RACKET PUBLISHING

Reimagining non-fiction books.

TOOLS

Powerful applications that organize, save time and money, and ultimately deliver powerful results.

Man is a tool using animal. Without tools he is nothing; with tools he is all.

—Thomas Carlyle

Many if not most publishers pretend that it’s 1998—and act accordingly. As such, they rely almost exclusively upon stalwarts such as email and Microsoft Word.

Yawn.

Racket Publishing takes a decidedly different tack. It uses contemporary content-creation, project management, communications, and collaboration tools that fall into the following buckets.

Preferred Tools

The following powerful and user-friendly applications make collaboration and the writing process fun.

There. I said it.

Research, Planning, Note-taking, & Project Management

Notion shines on many fronts, but especially as a research ingestion engine. It allows project participants to easily add interesting links, images, podcasts, videos, and the like. As a research tool, it’s the bee’s knees. Its automations save everyone time, increase data quality, and minimize grunt work.

The result: Clients and partners spend less time on administrative matters and more time on producing a professional book. In fact, Notion is so powerful that it typically obviates internal collaboration hubs, such as the ones in the next section.

General Communication & Collaboration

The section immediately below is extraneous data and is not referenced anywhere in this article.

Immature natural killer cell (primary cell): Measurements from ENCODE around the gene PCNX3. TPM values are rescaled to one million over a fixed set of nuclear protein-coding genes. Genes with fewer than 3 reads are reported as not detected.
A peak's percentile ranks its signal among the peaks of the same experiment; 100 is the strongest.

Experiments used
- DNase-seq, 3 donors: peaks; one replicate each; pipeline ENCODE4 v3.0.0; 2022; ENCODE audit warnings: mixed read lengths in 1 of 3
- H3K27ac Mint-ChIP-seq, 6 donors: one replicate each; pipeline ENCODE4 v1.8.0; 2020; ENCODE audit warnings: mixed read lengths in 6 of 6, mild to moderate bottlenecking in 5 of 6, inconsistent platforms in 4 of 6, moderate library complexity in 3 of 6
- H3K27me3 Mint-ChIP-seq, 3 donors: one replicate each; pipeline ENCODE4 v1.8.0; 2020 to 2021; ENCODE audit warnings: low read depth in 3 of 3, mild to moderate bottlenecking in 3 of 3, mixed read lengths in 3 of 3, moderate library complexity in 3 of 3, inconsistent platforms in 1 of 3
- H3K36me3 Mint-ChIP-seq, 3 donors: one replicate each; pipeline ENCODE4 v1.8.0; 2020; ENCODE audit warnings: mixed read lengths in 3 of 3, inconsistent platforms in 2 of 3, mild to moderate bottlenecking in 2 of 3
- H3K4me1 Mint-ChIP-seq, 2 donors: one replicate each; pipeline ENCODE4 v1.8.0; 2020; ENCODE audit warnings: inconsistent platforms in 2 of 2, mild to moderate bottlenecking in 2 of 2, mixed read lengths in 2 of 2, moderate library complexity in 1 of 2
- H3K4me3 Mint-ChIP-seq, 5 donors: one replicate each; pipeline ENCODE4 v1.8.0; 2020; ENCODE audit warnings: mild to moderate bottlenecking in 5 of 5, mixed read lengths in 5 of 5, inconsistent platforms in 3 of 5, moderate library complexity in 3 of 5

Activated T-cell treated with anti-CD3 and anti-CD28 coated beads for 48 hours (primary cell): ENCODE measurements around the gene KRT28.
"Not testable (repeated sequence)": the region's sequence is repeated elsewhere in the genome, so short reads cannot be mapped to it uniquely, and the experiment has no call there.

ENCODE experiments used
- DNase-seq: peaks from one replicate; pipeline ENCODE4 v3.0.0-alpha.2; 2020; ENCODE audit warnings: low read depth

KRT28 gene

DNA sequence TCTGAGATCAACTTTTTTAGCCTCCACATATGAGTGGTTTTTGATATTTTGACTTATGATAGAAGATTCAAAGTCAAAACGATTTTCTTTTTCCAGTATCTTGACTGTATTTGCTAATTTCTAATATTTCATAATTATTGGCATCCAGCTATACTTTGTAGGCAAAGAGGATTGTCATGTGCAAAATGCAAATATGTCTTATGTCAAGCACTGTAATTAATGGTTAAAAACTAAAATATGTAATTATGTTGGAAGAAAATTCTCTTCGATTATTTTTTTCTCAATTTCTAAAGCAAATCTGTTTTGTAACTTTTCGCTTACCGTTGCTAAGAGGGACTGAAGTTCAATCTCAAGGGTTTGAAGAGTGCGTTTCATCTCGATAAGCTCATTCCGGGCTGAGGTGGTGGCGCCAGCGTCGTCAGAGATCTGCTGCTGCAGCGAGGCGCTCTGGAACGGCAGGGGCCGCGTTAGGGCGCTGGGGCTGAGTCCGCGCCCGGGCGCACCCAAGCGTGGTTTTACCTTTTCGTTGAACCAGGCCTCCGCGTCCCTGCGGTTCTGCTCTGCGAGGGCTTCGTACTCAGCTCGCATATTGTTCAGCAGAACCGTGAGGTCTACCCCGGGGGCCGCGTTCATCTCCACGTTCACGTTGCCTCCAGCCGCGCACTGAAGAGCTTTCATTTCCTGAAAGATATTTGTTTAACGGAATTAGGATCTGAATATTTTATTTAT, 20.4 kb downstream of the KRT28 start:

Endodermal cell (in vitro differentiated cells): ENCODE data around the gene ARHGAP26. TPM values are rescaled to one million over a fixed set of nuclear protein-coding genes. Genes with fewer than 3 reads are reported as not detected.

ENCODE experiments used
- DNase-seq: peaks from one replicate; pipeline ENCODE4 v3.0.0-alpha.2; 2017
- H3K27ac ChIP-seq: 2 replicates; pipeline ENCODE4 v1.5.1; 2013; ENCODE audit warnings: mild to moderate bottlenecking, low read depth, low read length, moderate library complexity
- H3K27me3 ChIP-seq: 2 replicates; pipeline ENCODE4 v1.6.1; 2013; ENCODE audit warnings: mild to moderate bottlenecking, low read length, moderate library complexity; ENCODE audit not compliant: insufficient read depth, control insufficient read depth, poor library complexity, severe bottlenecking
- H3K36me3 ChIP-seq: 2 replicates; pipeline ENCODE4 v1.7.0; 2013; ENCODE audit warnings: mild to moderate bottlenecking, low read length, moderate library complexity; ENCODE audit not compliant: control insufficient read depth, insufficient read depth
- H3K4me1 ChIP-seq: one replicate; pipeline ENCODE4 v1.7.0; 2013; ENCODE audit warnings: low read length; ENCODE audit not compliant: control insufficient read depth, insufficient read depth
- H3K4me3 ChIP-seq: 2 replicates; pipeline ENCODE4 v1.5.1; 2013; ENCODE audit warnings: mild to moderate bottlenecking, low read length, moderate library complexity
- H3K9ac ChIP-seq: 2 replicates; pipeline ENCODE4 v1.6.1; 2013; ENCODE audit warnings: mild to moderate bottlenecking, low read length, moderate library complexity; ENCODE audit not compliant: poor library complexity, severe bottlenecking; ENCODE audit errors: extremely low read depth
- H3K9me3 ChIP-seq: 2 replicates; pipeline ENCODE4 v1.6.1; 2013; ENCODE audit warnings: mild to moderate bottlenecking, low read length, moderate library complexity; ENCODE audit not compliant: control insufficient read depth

As hundreds of millions of people already know, Zoom works well for video calls.

Scheduling

For finding mutually convenient times, Calendly rocks.

Content Creation

Racket’s über-talented designers lay out our books via Adobe InDesign. Clients can use tools such as Canva to create mockups of figures and covers of their books to save on related costs.

Quick Summaries

Squadcast, Otter.ai, and their ilk can quickly transcribe and summarize interviews. Using tools such as these is a no-brainer.

ChatGPT does a decent job recapping articles, but it’s foolish and even irresponsible to use it as a primary writing or research source. If everyone can access it, then how will it make your book any different than myriad others? Ditto for Bard, Claude, and the rest of the lot. (Pro tip: It won’t.)

If this concern doesn’t bother you, then we probably shouldn’t work together. Racket clients want to write books that really matter.

Others (as Needed)

Managing complicated probjects via  email and spreadsheets is a recipe for disaster.

If you’re wedded to Basecamp, Todoist, Trello, or another proper project management tool, we can be flexible. Make no mistake, though: Managing complicated projects like publishing a book via email, Microsoft Excel, or Google Sheets is a recipe for disaster—and Racket won’t be a party to it. Writing a quality text is hard enough; there’s no sense in amplifying the difficulty by refusing to embrace modern applications.

There. I said it.

Loom is ideal for creating quickie videos, although Slack, Zoom, and MS Teams all now ship with that functionality.